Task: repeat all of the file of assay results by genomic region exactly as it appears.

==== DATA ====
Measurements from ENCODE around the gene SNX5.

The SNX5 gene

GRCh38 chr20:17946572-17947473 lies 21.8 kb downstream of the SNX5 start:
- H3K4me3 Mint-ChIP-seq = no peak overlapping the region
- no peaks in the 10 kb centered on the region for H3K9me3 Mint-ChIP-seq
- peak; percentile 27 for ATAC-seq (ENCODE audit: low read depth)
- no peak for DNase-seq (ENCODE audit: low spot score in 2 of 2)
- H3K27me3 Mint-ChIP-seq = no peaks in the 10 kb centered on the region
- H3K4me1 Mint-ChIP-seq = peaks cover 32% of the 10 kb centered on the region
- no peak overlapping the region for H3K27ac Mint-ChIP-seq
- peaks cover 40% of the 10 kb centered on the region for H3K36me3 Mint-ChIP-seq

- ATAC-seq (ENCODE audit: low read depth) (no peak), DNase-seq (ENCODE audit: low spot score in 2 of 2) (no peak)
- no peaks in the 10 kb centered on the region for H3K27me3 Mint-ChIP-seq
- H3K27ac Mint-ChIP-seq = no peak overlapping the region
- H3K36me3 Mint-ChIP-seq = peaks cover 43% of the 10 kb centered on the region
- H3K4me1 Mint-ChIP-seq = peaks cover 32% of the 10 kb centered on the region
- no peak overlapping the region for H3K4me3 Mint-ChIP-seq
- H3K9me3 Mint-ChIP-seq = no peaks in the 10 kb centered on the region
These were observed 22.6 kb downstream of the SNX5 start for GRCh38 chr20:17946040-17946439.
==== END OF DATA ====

Measurements from ENCODE around the gene SNX5.

The SNX5 gene

GRCh38 chr20:17946572-17947473 lies 21.8 kb downstream of the SNX5 start:
- H3K4me3 Mint-ChIP-seq = no peak overlapping the region
- no peaks in the 10 kb centered on the region for H3K9me3 Mint-ChIP-seq
- peak; percentile 27 for ATAC-seq (ENCODE audit: low read depth)
- no peak for DNase-seq (ENCODE audit: low spot score in 2 of 2)
- H3K27me3 Mint-ChIP-seq = no peaks in the 10 kb centered on the region
- H3K4me1 Mint-ChIP-seq = peaks cover 32% of the 10 kb centered on the region
- no peak overlapping the region for H3K27ac Mint-ChIP-seq
- peaks cover 40% of the 10 kb centered on the region for H3K36me3 Mint-ChIP-seq

- ATAC-seq (ENCODE audit: low read depth) (no peak), DNase-seq (ENCODE audit: low spot score in 2 of 2) (no peak)
- no peaks in the 10 kb centered on the region for H3K27me3 Mint-ChIP-seq
- H3K27ac Mint-ChIP-seq = no peak overlapping the region
- H3K36me3 Mint-ChIP-seq = peaks cover 43% of the 10 kb centered on the region
- H3K4me1 Mint-ChIP-seq = peaks cover 32% of the 10 kb centered on the region
- no peak overlapping the region for H3K4me3 Mint-ChIP-seq
- H3K9me3 Mint-ChIP-seq = no peaks in the 10 kb centered on the region
These were observed 22.6 kb downstream of the SNX5 start for GRCh38 chr20:17946040-17946439.